This year, Cunningham also cosponsored House Bill 2766, the First Responders Suicide Prevention Act, which implements training for individuals tasked with providing peer support counseling to colleagues, requires police and fire departments to develop disciplinary measures for those who violate confidentiality agreements, and creates a civil cause of action for employees whose employment status is adversely affected by information obtained during a counseling session. That law has already taken effect.

Both measures passed the Senate and House with bipartisan support and were signed into law in August.

Villivalam appointed to serve on Senate Special Committee on Pension Investments

Published: Friday, December 20, 2019 11:38 AM

villivalam 051619SPRINGFIELD - State Senator Ram Villivalam has been appointed to the Senate Special Committee on Pension Investments by Senate President John J. Cullerton to fill the vacancy created by the departure of former State Senator Toi Hutchinson.

“I’m committed to ensuring the state upholds its promise to compensate our hardworking employees upon their retirement and to make sure these investments are indeed smart ones for taxpayers,” Villivalam (D-Chicago) said. “It is our responsibility to ensure that all Illinoisans who dedicate their lives to serving the state are not left without the means to support themselves and to provide fair opportunities for minority-owned businesses that have long struggled to break into the investment industry.”

For over ten years, the Senate Special Committee on State and Pension Fund Investments has made it a priority to monitor the use of minority and female-owned asset management firms and brokerages by public pension systems.

The committee is expected to meet in March.

Morrison: Individuals with disabilities have a valued role in contributing to our state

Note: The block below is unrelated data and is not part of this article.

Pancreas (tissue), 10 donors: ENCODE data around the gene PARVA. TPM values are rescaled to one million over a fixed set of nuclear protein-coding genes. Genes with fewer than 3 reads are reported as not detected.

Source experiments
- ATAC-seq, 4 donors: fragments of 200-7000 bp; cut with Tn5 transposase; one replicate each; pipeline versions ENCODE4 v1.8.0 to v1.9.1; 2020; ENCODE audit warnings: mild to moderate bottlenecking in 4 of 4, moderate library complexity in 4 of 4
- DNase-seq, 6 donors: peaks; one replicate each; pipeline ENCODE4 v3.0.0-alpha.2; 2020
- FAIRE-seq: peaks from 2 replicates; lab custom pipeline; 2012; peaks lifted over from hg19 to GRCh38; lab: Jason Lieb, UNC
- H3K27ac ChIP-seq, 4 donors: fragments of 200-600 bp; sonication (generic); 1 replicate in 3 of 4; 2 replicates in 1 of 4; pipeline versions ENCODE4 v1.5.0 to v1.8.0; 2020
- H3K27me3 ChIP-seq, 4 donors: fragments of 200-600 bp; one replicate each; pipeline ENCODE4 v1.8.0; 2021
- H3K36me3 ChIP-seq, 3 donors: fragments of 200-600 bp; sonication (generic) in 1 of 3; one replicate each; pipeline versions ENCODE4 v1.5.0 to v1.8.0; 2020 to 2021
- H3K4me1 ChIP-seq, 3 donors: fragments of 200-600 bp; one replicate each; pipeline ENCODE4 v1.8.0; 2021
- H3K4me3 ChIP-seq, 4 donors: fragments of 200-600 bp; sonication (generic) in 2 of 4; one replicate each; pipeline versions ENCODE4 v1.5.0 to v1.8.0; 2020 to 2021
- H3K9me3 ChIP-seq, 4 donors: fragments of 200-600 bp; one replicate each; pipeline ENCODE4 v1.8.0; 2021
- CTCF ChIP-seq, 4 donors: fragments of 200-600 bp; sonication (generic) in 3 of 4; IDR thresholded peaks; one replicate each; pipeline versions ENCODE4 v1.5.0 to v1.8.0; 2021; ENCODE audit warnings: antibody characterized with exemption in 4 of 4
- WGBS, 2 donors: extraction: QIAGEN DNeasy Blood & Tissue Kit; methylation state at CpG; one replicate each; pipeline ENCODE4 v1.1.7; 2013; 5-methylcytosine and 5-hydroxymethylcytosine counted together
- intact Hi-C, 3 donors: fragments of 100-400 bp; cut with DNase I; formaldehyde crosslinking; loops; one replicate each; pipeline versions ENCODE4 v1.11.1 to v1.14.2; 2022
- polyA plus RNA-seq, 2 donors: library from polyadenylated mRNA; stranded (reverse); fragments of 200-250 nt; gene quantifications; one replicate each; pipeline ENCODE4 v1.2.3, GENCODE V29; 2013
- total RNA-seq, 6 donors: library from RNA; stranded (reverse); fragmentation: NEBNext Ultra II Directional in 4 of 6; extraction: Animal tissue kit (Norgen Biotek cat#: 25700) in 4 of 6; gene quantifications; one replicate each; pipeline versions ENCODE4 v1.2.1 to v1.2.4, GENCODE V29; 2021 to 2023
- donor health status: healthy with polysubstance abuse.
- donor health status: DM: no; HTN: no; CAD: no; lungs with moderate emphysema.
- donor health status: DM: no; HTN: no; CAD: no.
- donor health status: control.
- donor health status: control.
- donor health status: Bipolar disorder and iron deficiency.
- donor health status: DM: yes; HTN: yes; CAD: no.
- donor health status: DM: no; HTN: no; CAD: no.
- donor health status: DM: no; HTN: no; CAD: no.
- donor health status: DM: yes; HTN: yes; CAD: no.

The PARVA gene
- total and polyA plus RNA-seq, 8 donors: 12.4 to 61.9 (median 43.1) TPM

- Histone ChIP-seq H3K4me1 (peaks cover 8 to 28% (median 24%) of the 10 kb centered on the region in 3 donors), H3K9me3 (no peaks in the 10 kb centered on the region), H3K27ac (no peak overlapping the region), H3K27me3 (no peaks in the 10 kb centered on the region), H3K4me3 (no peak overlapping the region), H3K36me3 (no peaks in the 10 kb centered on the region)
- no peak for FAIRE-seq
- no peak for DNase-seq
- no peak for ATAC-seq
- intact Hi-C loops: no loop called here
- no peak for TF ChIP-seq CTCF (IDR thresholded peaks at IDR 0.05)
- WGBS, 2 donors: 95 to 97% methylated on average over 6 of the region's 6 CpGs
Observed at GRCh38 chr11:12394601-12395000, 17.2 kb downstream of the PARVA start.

Published: Friday, December 20, 2019 09:47 AM

morrison 122019SPRINGFIELD – People with disabilities can often face barriers when looking for employment. However, Illinois continues to lead by example to break down those barriers.

Senator Julie Morrison (D-Deerfield) passed legislation that will require the state to facilitate the hiring of individuals with disabilities.

“Having a job means having dignity, independence and purpose, regardless of whether an individual has a disability,” Morrison said. “The state of Illinois should be a leader in showing that individuals with disabilities are just as capable in the workplace and have a valued role in contributing to our state and our economy.”

The measure – which passed without opposition in the spring – aims to make state jobs more accessible for individuals with disabilities. The Department of Central Management Services will be required to send the Successful Disability Opportunities List to any agency that is hiring.

The Successful Disability Opportunities Program helps guide people with disabilities through the Illinois hiring process. Once a person qualifies for the program and successfully passes a test, they will be on the SDO list for a year. The list will now be distributed to hiring agencies when a list of potential hires is requested.

Senate Bill 190 takes effect Jan. 1, 2020.